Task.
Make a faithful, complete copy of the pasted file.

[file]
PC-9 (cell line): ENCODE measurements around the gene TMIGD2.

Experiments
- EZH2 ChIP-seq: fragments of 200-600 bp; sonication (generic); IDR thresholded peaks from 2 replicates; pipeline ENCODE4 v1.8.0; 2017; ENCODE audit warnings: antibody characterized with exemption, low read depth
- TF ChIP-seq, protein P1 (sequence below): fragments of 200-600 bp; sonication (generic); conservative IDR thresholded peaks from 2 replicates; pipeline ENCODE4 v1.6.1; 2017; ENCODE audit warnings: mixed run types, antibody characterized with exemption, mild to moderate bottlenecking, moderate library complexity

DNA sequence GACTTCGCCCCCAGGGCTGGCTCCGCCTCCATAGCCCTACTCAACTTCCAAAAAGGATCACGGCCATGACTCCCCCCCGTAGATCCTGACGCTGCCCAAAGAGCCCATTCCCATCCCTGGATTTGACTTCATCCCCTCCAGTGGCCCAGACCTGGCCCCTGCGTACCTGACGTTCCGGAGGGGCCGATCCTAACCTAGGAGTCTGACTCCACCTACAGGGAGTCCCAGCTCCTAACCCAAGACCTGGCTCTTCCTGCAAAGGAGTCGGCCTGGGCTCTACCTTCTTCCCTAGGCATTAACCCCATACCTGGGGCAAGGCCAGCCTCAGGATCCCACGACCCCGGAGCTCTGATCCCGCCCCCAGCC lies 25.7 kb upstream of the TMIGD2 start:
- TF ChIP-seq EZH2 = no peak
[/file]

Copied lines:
PC-9 (cell line): ENCODE measurements around the gene TMIGD2.

Experiments
- EZH2 ChIP-seq: fragments of 200-600 bp; sonication (generic); IDR thresholded peaks from 2 replicates; pipeline ENCODE4 v1.8.0; 2017; ENCODE audit warnings: antibody characterized with exemption, low read depth
- TF ChIP-seq, protein P1 (sequence below): fragments of 200-600 bp; sonication (generic); conservative IDR thresholded peaks from 2 replicates; pipeline ENCODE4 v1.6.1; 2017; ENCODE audit warnings: mixed run types, antibody characterized with exemption, mild to moderate bottlenecking, moderate library complexity

DNA sequence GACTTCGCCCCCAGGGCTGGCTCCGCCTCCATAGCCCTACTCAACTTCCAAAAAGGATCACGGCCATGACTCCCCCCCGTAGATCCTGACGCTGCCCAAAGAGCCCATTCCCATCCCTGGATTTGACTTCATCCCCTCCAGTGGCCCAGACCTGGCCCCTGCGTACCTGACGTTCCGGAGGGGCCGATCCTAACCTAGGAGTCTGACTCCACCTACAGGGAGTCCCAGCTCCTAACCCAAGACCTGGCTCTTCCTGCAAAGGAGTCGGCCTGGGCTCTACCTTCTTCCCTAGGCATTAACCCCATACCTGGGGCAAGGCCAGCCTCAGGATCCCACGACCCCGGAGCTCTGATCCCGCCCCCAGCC lies 25.7 kb upstream of the TMIGD2 start:
- TF ChIP-seq EZH2 = no peak